Brown: I rather think there will be local conflicts which are driven by food shortages and get translated in ethnic or racial conflicts. For example, the conflict in Darfur is based on land issues between farmers and shepherds. Since 1954, the cattle population has tripled and due to overgrazing grass areas have been converted into desert. The conflict is about access to land and that is what we see happening in other countries like Chad and Nigeria.
In Plan B you try to address simultaneously a cluster of different problems.
Brown: Plan A is no longer an option to me. Plan B 3.0 is a appeal for an approach beyond all conventional schemes. The known structures are no longer sufficiently addressing the enormous challenges facing us in the near future. Plan B is an attempt to get things started by working simultaneously in 4 different fields. To address global warming by reducing CO2 emissions by eighty percent by 2020. To restore the ecosystems, not only ameliorates global warming, it also can improve the sustainability of food production. To stabilise food production and to fight poverty (two problems that are very much related to each other). The international poverty gap will lead to even more conflict the moment the richer part of the world will take away food from the poorer part. These options which strongly oppose each other, are the options available today. What we need in order to make those choices is strong leadership.
How do you assess the effort of the UN?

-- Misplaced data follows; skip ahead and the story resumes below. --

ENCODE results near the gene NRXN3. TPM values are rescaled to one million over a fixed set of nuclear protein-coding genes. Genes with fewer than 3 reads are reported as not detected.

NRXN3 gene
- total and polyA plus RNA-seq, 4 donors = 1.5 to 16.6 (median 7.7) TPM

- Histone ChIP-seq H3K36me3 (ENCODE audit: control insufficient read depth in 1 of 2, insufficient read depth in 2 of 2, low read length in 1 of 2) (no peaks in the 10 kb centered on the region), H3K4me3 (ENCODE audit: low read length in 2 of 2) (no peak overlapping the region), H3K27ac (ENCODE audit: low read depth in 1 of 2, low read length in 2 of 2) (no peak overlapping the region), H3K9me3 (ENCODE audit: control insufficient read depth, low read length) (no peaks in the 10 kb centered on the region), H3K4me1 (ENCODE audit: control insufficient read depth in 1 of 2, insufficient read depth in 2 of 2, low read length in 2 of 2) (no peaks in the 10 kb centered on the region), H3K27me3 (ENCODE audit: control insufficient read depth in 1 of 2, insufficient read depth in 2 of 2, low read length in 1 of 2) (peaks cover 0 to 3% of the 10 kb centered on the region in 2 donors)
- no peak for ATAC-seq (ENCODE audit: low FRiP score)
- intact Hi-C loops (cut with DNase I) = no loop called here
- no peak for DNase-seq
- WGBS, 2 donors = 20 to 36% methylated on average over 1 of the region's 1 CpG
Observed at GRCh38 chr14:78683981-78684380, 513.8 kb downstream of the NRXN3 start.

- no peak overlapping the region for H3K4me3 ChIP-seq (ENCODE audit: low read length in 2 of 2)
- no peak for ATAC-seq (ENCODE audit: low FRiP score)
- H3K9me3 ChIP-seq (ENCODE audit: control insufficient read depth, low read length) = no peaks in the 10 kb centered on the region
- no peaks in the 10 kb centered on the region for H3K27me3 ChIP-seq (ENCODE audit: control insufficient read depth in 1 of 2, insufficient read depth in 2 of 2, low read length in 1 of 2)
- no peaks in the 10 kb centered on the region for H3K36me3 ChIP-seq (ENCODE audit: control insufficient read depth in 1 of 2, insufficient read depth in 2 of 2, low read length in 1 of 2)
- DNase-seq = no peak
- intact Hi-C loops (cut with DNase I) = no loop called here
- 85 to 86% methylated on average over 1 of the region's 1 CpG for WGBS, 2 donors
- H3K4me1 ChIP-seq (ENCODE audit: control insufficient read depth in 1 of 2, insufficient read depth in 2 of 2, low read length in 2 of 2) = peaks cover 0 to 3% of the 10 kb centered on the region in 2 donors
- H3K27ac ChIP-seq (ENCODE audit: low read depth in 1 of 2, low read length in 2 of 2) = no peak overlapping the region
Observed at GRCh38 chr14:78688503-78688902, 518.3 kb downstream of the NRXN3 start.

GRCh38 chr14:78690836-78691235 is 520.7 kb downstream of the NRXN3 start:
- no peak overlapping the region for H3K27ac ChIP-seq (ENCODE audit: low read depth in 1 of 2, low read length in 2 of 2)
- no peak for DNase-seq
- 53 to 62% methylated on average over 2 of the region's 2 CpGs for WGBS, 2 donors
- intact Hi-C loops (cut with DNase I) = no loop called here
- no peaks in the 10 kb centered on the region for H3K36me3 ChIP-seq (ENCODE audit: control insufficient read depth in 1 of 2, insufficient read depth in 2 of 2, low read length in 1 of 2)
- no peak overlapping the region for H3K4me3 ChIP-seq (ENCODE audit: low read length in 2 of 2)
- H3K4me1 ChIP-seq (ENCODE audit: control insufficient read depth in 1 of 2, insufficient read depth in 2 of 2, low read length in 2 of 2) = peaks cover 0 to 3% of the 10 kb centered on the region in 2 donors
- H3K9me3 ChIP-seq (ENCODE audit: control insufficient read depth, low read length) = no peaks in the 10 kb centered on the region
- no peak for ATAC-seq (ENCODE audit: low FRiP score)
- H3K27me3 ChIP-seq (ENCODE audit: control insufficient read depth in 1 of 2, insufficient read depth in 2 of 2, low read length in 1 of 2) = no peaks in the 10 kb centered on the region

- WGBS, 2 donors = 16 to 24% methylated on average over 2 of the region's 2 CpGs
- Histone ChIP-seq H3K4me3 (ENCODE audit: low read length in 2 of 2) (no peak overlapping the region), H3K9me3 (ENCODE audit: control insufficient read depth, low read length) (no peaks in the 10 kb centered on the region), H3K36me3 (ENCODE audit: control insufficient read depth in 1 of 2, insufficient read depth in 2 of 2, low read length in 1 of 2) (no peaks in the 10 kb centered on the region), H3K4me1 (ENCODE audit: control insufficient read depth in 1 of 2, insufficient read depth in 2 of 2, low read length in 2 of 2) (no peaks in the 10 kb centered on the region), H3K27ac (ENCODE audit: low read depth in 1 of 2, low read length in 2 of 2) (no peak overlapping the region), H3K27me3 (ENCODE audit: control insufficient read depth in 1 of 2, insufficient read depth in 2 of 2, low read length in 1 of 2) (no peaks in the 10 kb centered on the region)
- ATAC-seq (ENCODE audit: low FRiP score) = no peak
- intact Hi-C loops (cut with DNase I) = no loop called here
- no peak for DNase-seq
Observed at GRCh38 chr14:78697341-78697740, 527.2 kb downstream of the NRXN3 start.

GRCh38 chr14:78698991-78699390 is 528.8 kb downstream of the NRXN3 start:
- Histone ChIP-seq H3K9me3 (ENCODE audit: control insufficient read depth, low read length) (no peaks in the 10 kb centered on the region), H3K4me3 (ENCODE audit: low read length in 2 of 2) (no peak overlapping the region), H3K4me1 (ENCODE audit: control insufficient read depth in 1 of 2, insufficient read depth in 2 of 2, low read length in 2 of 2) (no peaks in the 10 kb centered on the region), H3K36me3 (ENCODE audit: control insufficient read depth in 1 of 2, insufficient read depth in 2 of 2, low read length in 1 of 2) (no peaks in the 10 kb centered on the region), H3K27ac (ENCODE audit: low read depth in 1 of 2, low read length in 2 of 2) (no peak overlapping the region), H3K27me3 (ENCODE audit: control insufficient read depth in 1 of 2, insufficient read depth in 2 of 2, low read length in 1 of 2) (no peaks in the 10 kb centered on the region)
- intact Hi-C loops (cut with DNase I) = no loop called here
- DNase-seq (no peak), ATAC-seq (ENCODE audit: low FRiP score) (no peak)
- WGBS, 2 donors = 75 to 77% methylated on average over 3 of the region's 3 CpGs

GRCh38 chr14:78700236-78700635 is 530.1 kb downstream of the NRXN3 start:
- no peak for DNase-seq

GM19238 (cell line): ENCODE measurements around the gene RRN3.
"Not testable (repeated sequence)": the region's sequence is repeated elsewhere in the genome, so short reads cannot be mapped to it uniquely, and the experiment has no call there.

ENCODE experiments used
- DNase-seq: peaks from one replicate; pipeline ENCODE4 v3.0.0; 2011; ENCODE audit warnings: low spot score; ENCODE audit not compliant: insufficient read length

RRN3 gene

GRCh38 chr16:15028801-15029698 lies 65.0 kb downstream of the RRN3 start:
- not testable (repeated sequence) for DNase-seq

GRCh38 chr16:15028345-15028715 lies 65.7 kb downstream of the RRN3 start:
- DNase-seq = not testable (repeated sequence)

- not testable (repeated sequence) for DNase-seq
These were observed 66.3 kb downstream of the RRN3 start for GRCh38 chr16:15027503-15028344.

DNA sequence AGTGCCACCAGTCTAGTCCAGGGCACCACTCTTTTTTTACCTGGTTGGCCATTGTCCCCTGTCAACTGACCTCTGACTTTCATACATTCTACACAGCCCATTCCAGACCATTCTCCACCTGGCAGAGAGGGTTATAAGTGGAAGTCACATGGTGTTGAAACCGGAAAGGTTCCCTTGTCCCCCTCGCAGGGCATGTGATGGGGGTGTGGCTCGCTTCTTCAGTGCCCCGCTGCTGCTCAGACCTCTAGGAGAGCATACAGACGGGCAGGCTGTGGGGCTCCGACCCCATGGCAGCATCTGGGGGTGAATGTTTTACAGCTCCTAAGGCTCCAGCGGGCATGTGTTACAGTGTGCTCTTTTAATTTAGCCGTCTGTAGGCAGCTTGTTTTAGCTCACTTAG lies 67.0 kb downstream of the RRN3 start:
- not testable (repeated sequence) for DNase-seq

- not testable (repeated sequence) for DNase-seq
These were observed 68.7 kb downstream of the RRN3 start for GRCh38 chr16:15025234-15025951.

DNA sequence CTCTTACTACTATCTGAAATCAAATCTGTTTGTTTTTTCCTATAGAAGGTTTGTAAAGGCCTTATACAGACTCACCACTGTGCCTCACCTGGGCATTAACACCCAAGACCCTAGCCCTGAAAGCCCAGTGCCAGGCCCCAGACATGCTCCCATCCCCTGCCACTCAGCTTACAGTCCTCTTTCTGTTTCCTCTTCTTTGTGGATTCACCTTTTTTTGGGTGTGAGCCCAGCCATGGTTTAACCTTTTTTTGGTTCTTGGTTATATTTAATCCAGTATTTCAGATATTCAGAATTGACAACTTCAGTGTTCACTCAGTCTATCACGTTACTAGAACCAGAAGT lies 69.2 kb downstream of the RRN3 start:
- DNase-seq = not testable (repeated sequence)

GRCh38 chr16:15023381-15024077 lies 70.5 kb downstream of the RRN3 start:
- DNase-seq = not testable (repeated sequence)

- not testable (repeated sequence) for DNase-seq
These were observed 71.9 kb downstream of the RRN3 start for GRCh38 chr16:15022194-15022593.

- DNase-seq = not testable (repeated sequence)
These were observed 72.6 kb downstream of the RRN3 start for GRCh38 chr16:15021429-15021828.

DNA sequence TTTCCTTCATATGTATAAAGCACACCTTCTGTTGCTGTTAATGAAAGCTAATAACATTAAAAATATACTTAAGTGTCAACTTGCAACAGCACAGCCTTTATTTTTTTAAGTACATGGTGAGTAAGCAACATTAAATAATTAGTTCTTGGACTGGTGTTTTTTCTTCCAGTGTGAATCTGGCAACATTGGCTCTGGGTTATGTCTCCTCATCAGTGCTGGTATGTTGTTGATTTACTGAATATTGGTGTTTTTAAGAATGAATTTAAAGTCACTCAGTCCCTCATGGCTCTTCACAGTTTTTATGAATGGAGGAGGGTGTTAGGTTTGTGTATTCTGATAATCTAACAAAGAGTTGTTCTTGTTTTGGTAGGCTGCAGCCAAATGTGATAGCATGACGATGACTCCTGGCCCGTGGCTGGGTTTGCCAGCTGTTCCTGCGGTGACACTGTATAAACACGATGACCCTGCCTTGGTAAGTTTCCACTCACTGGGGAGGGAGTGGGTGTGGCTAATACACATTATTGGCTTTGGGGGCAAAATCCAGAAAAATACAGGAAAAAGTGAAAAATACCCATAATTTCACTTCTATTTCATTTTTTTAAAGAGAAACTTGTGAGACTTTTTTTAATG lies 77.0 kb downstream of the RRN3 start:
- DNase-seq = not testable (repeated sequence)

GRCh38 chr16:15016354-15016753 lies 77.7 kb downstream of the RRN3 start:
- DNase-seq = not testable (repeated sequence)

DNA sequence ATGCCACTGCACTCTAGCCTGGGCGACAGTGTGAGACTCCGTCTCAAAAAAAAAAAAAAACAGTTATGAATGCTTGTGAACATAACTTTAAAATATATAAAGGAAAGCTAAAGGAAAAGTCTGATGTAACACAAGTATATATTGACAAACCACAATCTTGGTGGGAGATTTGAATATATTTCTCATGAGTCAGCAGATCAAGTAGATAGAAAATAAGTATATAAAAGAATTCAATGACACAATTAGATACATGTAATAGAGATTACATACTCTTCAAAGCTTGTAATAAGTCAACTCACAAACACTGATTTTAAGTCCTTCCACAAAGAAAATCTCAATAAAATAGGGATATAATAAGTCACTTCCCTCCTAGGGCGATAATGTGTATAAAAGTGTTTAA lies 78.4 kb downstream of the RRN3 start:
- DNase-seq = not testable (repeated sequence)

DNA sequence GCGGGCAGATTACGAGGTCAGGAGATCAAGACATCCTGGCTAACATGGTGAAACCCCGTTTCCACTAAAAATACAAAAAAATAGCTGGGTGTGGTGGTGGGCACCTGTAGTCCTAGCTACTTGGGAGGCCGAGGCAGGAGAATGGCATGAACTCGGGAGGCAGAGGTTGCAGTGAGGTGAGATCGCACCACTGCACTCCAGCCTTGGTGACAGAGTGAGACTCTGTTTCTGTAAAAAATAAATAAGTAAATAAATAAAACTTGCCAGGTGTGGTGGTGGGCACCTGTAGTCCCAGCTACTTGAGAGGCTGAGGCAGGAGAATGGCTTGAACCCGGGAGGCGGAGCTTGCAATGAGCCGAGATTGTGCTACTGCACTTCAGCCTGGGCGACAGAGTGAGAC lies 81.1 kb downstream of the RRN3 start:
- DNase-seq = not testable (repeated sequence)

Brown: Given the high speed with which the situation evolves, international negotiation processes such as the ones about climate change become obsolete. Ratifying an agreement takes years, and we no longer have that amount of time. Individual countries will take action on their own about what they perceive as necessary and that is fine. New Zealand is a excellent example. Without looking at the actions of other countries, the government pushed forward three effective measures: increase the electricity production from renewable energy from 70 until 90 percent, halve the use of petrol by 2040 and plant 200.000 ha of trees by 2010, which equals 31 trees per inhabitant. This enables the capture of an enormous amount of CO2. On national level, the US policy towards climate change is a shameful vacuum, however governors and mayors are acting very dynamically on this particular issue. We all know the example of Schwazenegger in California. However, the most important initiative today comes from the Republican Governor of Texas, Rick Barry. He works on a alternative energy project that implies the building of wind farms and transmission cables, good for 23 000 megawatt. That provides as much energy as 23 coal fired power plants. This is no longer an example of marginal thinking. This initiative can satisfy the residential energy need of the 22 million Texan inhabitants. By 2014, the province of Ontario, the most densely populated province of Canada, will shut down all 5 of its coal fired power plants. One of these has already been closed down. Ontario acts without looking at what is done in other places.